In March of 2020 I told you about the Federal Trade Commission (FTC) suing the investment training company Online Trading Academy (OTA) and its principals for fraud. In September the FTC settled its claims against OTA and its principals. As a part of the settlement, the defendants are paid millions of dollars to the FTC who refunded the money to victims of the scam. The Online Trading Academy lured people largely through seminars into purchasing its phony investment trading programs for as much as $50,000. The Online Trading Academy scammed victims out of more than 370 million dollars over six years. According to the FTC, OTA told people that it had a patented strategy that would enable people using the strategy to make substantial income trading stocks whether the stock market was “going up, down or sideways.” OTA also provided false testimonials from people OTA wrongfully misrepresented as successful traders who used its strategy. Finally, according to the FTC, customers requesting refunds were required to sign contracts preventing them from making negative comments about OTA or reporting them to law enforcement agencies.
Now Universal Guardian Acceptance, LLC (UGA) and Universal Account Servicing, LLC (UAS) the funder and servicer of the payments plans used by victims of this scam to pay for training from OTA has settled claims brought against it by the FTC. Under the terms of the settlement, UGA is required to forgive any debts incurred by the victims of OTA’s scam to pay for OTA’s faulty trading program. Victims of the scam who financed their payments to OTA through UGA will be receiving notices of the offer of debt forgiveness shortly and will have 45 days to request debt forgiveness.
Never rush into any investment or other opportunity being sold through a seminar until you have carefully investigated the people selling their investment or system as well as the investment or system itself. Always be a bit skeptical as to testimonials which should also be carefully investigated before being relied upon. Before investing with anyone, you should investigate the person offering to sell you the investment with the Securities and Exchange Commission’s Central Registration Depository. This will tell you if the broker is licensed and if there have been disciplinary procedures against him or her. You can also check with your own state’s securities regulation office for similar information. Many investment advisers will not be required to register with the SEC, but are required to register with your individual state’s securities regulators. You can find your state’s agency by going to the website of the North American Securities Administrators Association. https://www.nasaa.org/investor-education/how-to-check-your-broker-or-investment-adviser/ Many investment advisers will not be required to register with the SEC, but are required to register with your individual state securities regulators. You should also check with the Financial Industry Regulatory Authority (FINRA) for information about the particular investment adviser. https://www.finra.org/investors/protect-your-money/ask-and-check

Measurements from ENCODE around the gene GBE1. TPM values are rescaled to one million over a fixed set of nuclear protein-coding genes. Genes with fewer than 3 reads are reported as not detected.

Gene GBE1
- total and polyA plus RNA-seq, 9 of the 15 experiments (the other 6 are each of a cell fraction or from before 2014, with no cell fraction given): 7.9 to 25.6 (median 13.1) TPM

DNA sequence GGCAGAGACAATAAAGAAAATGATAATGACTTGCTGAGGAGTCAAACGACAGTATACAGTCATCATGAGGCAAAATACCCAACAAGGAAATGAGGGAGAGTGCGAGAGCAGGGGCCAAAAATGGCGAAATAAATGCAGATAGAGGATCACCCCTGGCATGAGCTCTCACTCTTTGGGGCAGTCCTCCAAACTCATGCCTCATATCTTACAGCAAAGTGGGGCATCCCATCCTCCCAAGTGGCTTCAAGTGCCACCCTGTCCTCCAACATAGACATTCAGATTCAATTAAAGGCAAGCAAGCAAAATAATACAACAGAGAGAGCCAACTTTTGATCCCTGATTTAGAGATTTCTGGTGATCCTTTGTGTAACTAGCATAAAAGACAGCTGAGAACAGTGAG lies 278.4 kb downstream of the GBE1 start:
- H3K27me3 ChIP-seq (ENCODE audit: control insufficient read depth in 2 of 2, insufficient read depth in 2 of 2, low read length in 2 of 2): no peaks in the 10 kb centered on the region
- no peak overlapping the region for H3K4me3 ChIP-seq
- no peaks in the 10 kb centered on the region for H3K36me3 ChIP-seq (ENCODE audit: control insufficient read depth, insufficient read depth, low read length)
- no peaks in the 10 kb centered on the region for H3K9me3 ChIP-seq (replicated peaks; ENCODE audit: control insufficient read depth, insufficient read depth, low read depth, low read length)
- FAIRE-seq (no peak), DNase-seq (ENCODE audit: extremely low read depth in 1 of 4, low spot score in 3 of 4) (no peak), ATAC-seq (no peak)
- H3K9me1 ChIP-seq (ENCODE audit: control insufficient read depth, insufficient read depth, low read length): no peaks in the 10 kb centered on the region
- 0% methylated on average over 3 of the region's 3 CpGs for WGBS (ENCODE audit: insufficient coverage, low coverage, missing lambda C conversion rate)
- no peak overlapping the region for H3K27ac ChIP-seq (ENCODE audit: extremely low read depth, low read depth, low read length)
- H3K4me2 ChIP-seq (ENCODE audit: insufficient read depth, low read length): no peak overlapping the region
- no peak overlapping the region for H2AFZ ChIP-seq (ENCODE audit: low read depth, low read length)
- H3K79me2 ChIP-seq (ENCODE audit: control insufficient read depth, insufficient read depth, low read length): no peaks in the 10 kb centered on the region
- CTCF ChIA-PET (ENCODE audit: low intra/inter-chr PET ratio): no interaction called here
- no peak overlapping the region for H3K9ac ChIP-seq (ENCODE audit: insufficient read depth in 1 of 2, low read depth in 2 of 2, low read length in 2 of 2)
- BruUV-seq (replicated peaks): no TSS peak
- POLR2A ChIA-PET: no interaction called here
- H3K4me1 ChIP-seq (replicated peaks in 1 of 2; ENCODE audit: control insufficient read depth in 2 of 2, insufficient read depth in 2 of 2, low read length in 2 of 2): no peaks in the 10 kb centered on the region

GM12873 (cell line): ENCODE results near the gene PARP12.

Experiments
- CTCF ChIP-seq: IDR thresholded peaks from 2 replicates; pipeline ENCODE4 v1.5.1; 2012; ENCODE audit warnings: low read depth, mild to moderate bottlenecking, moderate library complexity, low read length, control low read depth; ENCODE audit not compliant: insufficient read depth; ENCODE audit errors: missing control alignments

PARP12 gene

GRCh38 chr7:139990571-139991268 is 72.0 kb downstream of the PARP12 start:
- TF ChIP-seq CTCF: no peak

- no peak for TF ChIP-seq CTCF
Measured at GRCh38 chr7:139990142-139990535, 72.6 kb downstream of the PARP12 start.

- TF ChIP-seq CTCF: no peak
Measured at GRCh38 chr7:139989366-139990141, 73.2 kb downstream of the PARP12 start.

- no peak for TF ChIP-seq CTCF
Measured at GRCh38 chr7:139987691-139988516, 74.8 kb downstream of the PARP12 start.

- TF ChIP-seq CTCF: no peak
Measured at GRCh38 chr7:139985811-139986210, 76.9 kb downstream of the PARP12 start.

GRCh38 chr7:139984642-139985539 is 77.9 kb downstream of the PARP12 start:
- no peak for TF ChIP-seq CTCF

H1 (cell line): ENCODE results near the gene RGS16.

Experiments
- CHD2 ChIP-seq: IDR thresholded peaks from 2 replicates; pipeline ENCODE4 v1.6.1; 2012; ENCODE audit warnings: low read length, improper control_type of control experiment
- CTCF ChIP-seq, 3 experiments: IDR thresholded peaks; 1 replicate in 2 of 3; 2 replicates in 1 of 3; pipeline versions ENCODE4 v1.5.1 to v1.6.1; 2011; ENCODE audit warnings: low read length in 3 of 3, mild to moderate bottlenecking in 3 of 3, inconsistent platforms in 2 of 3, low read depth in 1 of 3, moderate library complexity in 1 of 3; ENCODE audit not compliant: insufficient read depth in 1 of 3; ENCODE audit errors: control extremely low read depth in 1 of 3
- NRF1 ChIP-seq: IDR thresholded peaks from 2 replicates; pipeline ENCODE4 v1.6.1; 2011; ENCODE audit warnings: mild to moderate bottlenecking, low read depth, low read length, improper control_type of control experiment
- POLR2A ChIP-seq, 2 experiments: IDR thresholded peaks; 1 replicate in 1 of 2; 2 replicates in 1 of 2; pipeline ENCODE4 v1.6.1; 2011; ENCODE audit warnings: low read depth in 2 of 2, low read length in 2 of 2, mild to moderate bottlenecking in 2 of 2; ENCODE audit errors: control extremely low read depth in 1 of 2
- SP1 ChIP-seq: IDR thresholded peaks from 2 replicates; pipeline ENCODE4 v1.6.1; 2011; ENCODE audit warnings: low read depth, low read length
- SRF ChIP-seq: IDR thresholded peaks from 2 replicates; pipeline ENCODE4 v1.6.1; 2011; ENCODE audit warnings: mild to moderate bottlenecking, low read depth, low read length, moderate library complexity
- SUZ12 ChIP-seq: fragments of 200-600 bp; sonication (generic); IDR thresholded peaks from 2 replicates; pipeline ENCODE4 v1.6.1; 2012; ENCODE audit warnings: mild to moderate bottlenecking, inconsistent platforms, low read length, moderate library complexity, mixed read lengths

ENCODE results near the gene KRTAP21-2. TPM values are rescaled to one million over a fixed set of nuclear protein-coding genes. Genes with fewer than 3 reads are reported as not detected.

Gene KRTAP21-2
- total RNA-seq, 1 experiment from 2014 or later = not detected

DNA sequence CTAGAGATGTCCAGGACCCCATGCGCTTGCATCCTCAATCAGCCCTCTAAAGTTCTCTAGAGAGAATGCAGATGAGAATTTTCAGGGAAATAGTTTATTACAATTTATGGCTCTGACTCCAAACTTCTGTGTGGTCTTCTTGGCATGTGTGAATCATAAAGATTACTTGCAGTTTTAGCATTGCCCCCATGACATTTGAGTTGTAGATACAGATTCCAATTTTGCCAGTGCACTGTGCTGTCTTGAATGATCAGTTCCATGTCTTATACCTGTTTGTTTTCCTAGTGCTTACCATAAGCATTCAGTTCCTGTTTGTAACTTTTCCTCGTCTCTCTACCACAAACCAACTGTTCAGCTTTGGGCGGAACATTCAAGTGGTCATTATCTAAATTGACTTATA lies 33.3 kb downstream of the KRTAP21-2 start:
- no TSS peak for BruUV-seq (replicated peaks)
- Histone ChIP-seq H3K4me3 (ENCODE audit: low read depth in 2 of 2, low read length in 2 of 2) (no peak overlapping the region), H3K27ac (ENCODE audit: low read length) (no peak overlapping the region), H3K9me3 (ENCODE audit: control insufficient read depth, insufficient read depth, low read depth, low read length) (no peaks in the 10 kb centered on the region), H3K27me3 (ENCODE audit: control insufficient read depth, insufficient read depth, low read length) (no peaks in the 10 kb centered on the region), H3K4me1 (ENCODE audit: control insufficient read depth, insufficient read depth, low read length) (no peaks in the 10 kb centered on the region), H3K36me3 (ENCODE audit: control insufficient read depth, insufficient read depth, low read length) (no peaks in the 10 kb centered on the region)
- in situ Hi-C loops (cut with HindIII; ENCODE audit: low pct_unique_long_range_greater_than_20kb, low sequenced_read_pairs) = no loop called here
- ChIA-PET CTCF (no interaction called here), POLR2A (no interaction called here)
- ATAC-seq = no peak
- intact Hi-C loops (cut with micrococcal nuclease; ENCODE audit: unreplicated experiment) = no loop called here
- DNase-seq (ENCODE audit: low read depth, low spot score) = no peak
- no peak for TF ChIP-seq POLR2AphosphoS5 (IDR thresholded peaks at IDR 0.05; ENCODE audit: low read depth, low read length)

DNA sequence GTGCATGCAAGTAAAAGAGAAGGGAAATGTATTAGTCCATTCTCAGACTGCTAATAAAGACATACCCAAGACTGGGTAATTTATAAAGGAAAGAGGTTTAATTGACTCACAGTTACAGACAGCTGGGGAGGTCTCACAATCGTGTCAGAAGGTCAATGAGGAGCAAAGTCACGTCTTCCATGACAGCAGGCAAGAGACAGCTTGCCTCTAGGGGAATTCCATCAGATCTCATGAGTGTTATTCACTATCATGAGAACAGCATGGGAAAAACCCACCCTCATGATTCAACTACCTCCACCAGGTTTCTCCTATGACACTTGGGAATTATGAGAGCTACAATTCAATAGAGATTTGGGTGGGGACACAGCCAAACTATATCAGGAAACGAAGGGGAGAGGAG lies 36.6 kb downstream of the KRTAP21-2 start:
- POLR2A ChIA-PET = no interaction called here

It is also important to remember that you should never invest in something that you do not completely understand. This was a mistake that many of Bernie Madoff’s victims made. You also may want to check out the SEC’s investor education website at www.investor.gov. Scammers can be very convincing and it may sound like there is a great opportunity for someone to make some money, but you must be careful that the person making money is not the scam artist taking yours.
Millions of dollars recovered by the FTC from Online Trading Academy and its principals through the settlement was refunded to victims of their scam in August of 2021 by the FTC.
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